In October 2004, the government published Practice-based commissioning: engaging practices in commissioning to outline the Department of Health’s latest thoughts around the role of indicative budgets at GP practice level (practice-based commissioning, or PBC).
The government hoped that through PBC a greater variety of services would be delivered (resulting in greater choice of patients); service use would become more efficient and frontline clinicians would be more involved in commissioning decisions. In spite of much effort, PBC never flourished.
PBC involved the devolution of commissioning functions from primary care trusts to frontline general practice teams. These teams held indicative budgets. However, PCTs continued to hold the actual budget and retained responsibility for managing contracts. The practice or groups of practices made the commissioning decisions and were able to retain 50% of any savings. The remainder could be charged against reasonable practice management costs with the balance going to the PCT.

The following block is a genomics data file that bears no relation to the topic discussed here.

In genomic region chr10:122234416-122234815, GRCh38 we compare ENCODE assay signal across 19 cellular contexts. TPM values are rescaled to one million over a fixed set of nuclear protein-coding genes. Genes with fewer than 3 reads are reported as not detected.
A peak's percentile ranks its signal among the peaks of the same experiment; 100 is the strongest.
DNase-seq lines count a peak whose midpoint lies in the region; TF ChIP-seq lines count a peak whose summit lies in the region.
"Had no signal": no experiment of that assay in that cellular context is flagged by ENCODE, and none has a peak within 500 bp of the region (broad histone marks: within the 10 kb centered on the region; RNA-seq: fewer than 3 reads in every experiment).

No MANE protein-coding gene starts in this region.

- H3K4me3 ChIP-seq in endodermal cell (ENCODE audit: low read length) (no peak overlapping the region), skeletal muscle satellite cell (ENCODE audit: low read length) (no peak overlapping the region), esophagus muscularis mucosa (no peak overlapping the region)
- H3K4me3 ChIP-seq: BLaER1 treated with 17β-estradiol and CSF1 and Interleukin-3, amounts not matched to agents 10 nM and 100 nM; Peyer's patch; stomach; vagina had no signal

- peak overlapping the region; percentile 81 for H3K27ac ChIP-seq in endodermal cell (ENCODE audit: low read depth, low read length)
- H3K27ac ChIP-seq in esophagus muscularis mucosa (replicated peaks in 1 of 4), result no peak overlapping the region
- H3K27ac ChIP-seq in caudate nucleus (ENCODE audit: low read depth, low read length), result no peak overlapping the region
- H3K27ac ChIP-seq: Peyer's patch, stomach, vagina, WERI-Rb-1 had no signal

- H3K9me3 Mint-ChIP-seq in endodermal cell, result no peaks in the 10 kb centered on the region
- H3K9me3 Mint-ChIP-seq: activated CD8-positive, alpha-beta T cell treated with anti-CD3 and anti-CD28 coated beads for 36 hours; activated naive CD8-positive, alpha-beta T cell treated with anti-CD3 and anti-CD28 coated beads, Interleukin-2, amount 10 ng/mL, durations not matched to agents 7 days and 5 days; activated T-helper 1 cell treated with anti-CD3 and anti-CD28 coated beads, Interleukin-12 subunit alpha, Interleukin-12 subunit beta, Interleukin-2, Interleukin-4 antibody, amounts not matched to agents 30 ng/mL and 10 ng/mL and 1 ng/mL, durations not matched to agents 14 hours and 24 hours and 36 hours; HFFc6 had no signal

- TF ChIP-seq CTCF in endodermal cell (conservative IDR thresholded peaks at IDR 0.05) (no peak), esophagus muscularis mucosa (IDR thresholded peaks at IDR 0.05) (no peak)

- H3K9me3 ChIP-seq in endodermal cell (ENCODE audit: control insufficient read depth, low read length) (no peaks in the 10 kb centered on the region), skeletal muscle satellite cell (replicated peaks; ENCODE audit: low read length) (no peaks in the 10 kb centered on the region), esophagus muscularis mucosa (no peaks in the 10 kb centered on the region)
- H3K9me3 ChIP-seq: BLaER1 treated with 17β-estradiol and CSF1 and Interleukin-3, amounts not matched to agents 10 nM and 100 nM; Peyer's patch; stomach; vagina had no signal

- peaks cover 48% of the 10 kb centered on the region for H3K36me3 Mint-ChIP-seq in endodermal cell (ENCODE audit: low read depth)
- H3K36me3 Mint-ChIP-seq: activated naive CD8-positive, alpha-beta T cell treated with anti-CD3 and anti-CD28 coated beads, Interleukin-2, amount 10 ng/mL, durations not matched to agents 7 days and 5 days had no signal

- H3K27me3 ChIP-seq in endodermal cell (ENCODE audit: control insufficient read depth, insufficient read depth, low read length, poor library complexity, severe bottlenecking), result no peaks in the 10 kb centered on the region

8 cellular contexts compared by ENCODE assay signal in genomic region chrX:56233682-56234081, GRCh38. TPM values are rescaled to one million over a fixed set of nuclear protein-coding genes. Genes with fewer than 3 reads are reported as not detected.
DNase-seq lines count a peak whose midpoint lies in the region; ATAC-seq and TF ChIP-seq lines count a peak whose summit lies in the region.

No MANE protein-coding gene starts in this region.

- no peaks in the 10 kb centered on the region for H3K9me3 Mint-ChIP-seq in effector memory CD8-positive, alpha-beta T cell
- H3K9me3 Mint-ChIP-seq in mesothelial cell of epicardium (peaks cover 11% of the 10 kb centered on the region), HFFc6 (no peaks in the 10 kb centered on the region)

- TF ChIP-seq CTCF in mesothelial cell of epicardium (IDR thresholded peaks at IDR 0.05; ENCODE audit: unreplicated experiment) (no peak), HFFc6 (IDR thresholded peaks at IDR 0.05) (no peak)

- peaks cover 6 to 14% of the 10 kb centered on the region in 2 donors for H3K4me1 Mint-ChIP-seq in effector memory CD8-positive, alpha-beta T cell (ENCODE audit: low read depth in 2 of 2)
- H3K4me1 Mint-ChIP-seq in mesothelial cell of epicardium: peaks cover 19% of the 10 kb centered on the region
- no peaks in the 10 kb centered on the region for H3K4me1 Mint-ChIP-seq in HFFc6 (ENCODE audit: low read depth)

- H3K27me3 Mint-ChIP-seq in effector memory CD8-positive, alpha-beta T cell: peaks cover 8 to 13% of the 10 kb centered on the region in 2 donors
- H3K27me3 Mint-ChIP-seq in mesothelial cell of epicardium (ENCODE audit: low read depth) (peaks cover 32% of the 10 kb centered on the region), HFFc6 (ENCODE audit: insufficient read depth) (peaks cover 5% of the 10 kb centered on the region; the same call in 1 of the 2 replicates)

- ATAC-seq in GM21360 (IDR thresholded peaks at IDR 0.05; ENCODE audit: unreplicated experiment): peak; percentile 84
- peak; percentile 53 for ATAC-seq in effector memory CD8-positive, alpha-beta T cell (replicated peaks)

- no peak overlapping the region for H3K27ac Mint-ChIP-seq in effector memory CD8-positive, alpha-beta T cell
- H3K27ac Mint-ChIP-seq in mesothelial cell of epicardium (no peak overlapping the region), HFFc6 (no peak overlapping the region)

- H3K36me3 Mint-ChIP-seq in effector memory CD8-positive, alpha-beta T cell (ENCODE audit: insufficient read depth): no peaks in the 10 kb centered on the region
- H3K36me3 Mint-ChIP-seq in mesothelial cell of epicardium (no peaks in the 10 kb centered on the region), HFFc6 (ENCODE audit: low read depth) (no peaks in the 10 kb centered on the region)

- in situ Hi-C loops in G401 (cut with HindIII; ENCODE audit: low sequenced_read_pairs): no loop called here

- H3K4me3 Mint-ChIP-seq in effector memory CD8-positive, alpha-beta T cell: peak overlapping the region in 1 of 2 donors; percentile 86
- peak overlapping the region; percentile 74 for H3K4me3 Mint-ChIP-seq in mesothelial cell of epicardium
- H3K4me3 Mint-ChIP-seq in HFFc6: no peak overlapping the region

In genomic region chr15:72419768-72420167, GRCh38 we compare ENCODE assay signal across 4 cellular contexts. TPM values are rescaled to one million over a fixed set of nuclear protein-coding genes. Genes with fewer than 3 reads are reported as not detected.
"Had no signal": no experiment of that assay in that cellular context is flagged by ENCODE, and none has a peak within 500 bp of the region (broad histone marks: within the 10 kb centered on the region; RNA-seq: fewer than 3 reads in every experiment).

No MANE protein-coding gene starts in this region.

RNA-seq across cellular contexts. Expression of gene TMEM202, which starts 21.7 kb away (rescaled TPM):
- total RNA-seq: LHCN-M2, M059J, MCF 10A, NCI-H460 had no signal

As the budgets were only indicative, PCTs could meet overspends for practices. Overspends in one year could be offset by savings in another year. Practices that were unable to balance budgets over a three-year period could lose their right hold a budget following an arbitration process.